Fake Covid Certificates: Public health, country’s image abroad at stake
The fake Covid-19 tests have not only posed a risk to public health but also put the Bangladeshi expatriates in trouble.
The risks of transmission multiplies when the tests are faked because an infected person may mingle with their family members and others in the country and beyond, experts say.
Many expatriates might face problems returning abroad if other countries have a poor impression of Bangladesh's testing and overall handling of the pandemic.
Japan, Italy and South Korea have already restricted the entry of Bangladeshis after some of them, with documents certifying that they didn't have the coronavirus, tested positive after they arrived in those countries.
The fraudulence came to fore more prominently after a mobile court on July 7 sealed off Regent Hospital on charges of issuing fake Covid-19 test reports and taking money illegally from Covid-19 patients.
Executive Magistrate Sarwoer Alam, who led the mobile court, told The Daily Star that the hospital authorities issued more than 10,000 Covid-19 test results.
Around 4,200 samples were tested at different government labs, but they threw away the rest of the samples, forged the reports and handed those to people.
Earlier, law enforcers tracked down several gangs involved in making and issuing fake Covid-19 test certificates.
Prof Muzaherul Huq, former regional advisor of WHO South East Asia region, said this would increase the risk of further transmission in the country and beyond.
"This would create a bad image of Bangladesh and its health system in other countries," he told The Daily Star yesterday.
"As a result, expatriates, who would want to return to their workplace, may face problems and even may not get permission."
If a real Covid-19 patient gets a fake negative certificate, they would spread the virus unwillingly among family members and others, he said.
If a patient was given a fake positive certificate and was forced to get admitted to a hospital, they may get infected at the hospital, not to mention the hassles they faced, Muzaherul Huq said.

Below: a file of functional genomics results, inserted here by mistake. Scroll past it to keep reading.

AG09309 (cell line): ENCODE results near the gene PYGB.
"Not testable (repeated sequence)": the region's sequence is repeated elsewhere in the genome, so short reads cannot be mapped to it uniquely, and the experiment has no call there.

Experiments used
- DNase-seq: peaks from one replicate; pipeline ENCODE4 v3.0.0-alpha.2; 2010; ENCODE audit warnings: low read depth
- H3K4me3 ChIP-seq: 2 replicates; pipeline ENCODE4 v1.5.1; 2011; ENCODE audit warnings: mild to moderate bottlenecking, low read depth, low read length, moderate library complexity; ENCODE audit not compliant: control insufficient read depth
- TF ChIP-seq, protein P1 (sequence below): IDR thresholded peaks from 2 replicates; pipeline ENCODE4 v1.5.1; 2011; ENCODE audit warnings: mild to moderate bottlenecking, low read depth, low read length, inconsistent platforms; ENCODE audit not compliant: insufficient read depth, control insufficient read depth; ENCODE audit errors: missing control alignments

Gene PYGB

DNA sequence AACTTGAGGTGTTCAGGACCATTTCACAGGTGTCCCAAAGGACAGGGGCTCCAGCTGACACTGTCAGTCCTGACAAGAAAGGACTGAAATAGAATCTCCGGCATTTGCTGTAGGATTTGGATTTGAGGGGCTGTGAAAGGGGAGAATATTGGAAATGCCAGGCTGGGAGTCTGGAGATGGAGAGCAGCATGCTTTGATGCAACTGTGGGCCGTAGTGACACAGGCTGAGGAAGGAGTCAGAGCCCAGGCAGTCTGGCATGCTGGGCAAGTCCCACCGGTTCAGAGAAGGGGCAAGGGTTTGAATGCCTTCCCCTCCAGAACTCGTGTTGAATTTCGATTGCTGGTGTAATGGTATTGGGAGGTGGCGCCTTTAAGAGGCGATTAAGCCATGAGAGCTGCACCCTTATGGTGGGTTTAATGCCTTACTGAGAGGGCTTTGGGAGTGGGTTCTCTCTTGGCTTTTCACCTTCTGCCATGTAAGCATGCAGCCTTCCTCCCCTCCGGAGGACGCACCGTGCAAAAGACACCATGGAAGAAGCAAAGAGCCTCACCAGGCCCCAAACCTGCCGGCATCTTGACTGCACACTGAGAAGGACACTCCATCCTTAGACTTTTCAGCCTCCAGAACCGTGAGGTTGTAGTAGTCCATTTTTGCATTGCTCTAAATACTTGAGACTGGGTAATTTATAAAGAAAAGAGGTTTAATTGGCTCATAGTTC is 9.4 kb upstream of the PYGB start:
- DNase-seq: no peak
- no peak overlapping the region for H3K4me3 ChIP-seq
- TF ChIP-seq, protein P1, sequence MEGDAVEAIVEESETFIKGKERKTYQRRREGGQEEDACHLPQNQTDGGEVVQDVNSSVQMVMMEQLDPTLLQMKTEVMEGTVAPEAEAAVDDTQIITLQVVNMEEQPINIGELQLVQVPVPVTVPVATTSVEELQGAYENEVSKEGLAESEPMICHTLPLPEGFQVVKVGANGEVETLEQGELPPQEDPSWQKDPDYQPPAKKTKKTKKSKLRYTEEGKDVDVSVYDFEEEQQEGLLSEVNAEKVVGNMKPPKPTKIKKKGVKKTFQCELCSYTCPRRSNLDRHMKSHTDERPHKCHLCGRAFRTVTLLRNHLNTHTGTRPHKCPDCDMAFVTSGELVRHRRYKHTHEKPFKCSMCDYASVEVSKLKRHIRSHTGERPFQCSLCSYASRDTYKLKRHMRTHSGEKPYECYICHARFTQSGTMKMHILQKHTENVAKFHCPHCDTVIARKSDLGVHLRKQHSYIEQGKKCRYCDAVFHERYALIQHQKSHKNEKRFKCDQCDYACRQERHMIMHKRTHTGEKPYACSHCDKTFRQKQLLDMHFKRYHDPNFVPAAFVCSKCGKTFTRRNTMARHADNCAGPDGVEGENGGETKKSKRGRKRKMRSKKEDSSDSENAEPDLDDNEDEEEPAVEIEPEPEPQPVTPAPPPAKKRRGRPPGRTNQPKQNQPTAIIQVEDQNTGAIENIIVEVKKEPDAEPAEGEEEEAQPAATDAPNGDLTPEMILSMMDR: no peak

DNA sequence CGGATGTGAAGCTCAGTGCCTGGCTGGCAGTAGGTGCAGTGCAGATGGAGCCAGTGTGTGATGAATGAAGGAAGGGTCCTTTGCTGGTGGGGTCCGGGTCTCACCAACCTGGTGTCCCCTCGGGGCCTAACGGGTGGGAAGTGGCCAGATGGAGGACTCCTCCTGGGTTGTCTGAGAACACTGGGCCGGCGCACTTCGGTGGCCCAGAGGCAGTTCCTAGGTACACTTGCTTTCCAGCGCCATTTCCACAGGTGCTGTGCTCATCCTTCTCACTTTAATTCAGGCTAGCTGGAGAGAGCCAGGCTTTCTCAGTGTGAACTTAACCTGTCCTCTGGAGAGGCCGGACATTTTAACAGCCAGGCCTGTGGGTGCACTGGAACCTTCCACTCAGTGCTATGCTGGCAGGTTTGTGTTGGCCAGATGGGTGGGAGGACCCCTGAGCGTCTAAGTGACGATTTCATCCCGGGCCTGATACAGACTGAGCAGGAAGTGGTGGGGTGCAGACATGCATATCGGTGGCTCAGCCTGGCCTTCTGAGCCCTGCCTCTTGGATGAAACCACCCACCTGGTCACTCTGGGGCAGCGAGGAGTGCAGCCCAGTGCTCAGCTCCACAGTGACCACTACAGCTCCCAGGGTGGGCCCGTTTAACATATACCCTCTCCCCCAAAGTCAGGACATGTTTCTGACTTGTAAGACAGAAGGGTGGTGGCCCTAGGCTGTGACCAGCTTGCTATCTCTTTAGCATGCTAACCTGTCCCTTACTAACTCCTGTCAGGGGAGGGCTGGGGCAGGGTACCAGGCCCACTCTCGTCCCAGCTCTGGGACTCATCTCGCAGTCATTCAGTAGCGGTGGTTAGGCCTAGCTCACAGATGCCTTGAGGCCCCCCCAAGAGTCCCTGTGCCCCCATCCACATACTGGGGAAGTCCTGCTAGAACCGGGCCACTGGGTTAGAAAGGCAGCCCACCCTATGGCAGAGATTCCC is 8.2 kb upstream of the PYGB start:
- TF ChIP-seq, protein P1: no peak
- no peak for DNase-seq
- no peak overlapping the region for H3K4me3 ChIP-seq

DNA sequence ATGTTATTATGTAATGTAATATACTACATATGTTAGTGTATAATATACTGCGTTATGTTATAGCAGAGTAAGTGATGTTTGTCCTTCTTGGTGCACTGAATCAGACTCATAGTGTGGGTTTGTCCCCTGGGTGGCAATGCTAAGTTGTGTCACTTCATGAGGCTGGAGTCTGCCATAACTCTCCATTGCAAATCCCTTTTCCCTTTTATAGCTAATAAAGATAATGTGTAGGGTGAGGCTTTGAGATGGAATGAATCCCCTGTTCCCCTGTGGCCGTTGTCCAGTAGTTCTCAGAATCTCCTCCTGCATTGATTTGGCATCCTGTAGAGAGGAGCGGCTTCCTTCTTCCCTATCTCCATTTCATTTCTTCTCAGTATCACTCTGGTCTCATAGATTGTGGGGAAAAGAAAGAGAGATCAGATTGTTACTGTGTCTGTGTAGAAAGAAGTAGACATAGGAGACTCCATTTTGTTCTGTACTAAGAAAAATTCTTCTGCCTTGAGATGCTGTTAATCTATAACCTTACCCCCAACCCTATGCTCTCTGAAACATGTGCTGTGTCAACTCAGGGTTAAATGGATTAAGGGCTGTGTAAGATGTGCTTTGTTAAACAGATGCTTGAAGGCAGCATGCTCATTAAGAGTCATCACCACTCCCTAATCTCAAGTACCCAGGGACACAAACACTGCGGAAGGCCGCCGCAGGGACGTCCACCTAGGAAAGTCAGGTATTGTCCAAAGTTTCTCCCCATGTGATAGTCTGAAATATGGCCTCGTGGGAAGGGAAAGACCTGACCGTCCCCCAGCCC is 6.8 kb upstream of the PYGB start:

Former Ambassador Humayun Kabir said such an incident would tarnish the image of the country and other nations would get the message that Bangladesh is not behaving responsibly.
"It may be done by some people, but the whole country has to face its consequences," he told The Daily Star yesterday.
It would tarnish the image of over 10 million expatriates across the globe.
He said such incidents reflect domestic governance problems and weaknesses.
"A panic is prevailing across the world and if we fail to manage the situation properly, we may have to face multiple impacts. So, we must be very careful about it."
Road Transport and Bridges Minister Obaidul Quader too spoke up about the issue.
A section of dishonest people is cheating commoners, with fake certificates and making plasma donations, he said while speaking at a virtual press conference from his official residence in Dhaka yesterday, reports BSS.
The government has taken a strong stance against all these scams and irregularities, he said.
ARREST AND ACTION AGAINST FAKE CERTIFICATE
On June 24, Police arrested five persons from Dhaka for allegedly delivering fake coronavirus test reports without carrying out any test.
The arrestees included Ariful Chowdhury, chief executive officer of JKG Health Care. According to Dhaka Metropolitan Police (Tejgaon), the accused delivered fake coronavirus certificates to at least 37 people.
The following day, the Directorate General of Health Services revoked the permission to JKG Health Care for collecting COVID-19 samples.
On June 15, Rapid Action Battalion raided a photocopy shop in the capital's Mugda area and recovered a stash of fake Covid-19 certificates.
They also arrested four people on charges of being involved in making and selling illegal certificates.
Rab said individuals without visible symptoms of coronavirus are buying fake negative certificates for traveling and attending offices and courts. Meanwhile, many are collecting fake positive certificates to avail public holidays and various benefits.
On June 4, two youths were arrested in Savar for selling fake Covid-19 certificates.
Law enforcers last month claimed to have detected around a dozen syndicates, who are selling fake certificates during the pandemic. They provided a printed "Covid-19 negative/positive" certificate or an email, for Tk 5,000 to Tk 9,000.
In cooperation with some hospital staffers, these syndicates mainly target those in need of a Covid-19 negative certificate to go abroad, said officials of police and Rab.